Over the past two years, special purpose acquisition companies (SPACs) have experienced a renaissance in popularity as both an investment and an acquisition vehicle. While SPACs were previously viewed as an investment strategy for institutional investors and hedge funds, their recent popularity has also garnered a great deal of media attention and piqued the interest of retail investors. High profile US SPAC sponsors from within the investment community such as Bill Ackman, Chamath Palihapitiya and Michael Klein as well as an influx of celebrity sponsors have added to the recent notoriety. While the renewed popularity of SPACs has posed certain challenges, this surge in SPAC activity has benefited from past sector experience and an increased understanding of the advantages and certain of the limitations of the SPAC structure, resulting in SPACs appearing set to become a fixture of Canadian capital markets.
What Is a SPAC?
A SPAC is a publicly traded “blank-cheque” or “blind pool” company created to gather capital by way of an initial public offering (IPO) and thereafter to utilize such funds to acquire business(es) or assets (referred to as its “qualifying acquisition” or “qualifying transaction” or more colloquially, “deSPACing”). Pursuant to a prospectus, a SPAC issues “units” on its IPO with each unit typically comprised of a share and a full or partial share purchase warrant which securities are listed on one of Canada’s senior exchanges. The gross proceeds raised through the IPO are placed into an escrow account to be used towards the SPAC’s qualifying acquisition or to satisfy redemptions of shares in specified circumstances. A SPAC must complete its qualifying acquisition within a permitted timeline or the escrowed funds are to be returned to the SPAC’s shareholders.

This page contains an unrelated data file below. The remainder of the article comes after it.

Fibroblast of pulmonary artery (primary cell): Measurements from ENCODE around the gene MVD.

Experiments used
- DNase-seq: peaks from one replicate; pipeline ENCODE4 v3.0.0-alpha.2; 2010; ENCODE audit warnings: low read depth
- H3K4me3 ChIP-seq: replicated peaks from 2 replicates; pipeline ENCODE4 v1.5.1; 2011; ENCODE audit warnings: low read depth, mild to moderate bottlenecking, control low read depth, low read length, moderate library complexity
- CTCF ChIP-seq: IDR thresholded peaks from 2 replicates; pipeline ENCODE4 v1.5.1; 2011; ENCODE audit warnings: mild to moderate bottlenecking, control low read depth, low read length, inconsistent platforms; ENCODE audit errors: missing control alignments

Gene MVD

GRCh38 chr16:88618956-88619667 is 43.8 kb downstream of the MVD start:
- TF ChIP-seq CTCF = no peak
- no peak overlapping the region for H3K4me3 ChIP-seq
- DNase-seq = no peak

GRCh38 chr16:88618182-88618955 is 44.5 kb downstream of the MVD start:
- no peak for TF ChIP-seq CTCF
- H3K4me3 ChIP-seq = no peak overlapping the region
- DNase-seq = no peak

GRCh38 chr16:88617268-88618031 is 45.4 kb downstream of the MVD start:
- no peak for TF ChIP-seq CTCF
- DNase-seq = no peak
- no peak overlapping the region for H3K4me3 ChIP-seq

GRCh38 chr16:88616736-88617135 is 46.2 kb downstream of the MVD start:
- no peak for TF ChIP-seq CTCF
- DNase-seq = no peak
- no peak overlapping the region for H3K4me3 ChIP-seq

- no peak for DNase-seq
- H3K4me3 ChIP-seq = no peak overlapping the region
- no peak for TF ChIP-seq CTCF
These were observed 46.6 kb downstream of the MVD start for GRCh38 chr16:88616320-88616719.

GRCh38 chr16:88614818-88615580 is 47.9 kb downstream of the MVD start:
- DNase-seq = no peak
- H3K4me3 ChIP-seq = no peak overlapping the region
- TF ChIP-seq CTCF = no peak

The majority of recent media attention has been focused on SPACs based in the US, where the sector has grown at a rapid pace, with more than 250 SPAC IPOs being completed since the beginning of the year (as of March 15, 2021), which surpasses the full number of SPAC IPOs launched in 2020. The Canadian market has also seen an increase in SPAC activity over 2020 and 2021 but at a more measured pace.
SPACs are an attractive vehicle for potential sponsors as the structure provides them with the opportunity for significant upside upon the closing of a successful deSPACing. A SPAC’s sponsors typically acquire a 20% equity interest in the SPAC on closing of its IPO for nominal consideration. Balancing this upside is the significant financial risk faced by sponsors as they must capitalize the SPAC with sufficient “at-risk capital” to fund all of the SPAC’s fees related to launch and its operating expenses prior to a qualifying acquisition. These include, among other things, funding IPO expenses, transaction costs and ongoing fees and expenses of a publicly traded issuer. If the SPAC fails to consummate a qualifying acquisition, this money will be lost.
SPACs provide retail investors with an opportunity to co-invest in a private-equity-like vehicle while benefitting from downside protection facilitated through a redemption right. This right provides investors with the return of their invested capital if they determine to exercise with respect to the SPAC’s qualifying acquisition, an extension of the SPAC’s permitted timeline, or termination of the SPAC. A SPAC is also attractive to investors as it provides them with liquidity through its exchange listing.